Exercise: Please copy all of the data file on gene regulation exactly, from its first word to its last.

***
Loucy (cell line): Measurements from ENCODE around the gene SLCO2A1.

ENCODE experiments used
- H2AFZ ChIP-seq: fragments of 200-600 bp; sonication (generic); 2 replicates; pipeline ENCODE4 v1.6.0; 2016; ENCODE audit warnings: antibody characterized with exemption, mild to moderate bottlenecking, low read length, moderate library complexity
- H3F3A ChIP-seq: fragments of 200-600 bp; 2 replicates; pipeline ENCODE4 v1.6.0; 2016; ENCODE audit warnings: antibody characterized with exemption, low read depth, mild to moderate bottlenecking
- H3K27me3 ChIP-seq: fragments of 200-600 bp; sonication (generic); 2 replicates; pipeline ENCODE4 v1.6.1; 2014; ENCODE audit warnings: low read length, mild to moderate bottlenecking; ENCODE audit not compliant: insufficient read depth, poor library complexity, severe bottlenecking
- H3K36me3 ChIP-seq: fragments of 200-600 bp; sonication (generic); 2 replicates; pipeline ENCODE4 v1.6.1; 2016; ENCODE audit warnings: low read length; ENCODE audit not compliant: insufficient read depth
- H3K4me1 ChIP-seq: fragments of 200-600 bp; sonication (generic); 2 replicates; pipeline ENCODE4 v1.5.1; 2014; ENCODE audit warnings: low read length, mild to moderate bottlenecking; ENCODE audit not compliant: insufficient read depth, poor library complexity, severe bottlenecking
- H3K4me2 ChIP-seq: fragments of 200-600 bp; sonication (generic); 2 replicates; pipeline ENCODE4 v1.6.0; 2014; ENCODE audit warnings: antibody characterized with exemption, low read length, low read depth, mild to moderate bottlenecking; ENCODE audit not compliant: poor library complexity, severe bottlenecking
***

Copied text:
Loucy (cell line): Measurements from ENCODE around the gene SLCO2A1.

ENCODE experiments used
- H2AFZ ChIP-seq: fragments of 200-600 bp; sonication (generic); 2 replicates; pipeline ENCODE4 v1.6.0; 2016; ENCODE audit warnings: antibody characterized with exemption, mild to moderate bottlenecking, low read length, moderate library complexity
- H3F3A ChIP-seq: fragments of 200-600 bp; 2 replicates; pipeline ENCODE4 v1.6.0; 2016; ENCODE audit warnings: antibody characterized with exemption, low read depth, mild to moderate bottlenecking
- H3K27me3 ChIP-seq: fragments of 200-600 bp; sonication (generic); 2 replicates; pipeline ENCODE4 v1.6.1; 2014; ENCODE audit warnings: low read length, mild to moderate bottlenecking; ENCODE audit not compliant: insufficient read depth, poor library complexity, severe bottlenecking
- H3K36me3 ChIP-seq: fragments of 200-600 bp; sonication (generic); 2 replicates; pipeline ENCODE4 v1.6.1; 2016; ENCODE audit warnings: low read length; ENCODE audit not compliant: insufficient read depth
- H3K4me1 ChIP-seq: fragments of 200-600 bp; sonication (generic); 2 replicates; pipeline ENCODE4 v1.5.1; 2014; ENCODE audit warnings: low read length, mild to moderate bottlenecking; ENCODE audit not compliant: insufficient read depth, poor library complexity, severe bottlenecking
- H3K4me2 ChIP-seq: fragments of 200-600 bp; sonication (generic); 2 replicates; pipeline ENCODE4 v1.6.0; 2014; ENCODE audit warnings: antibody characterized with exemption, low read length, low read depth, mild to moderate bottlenecking; ENCODE audit not compliant: poor library complexity, severe bottlenecking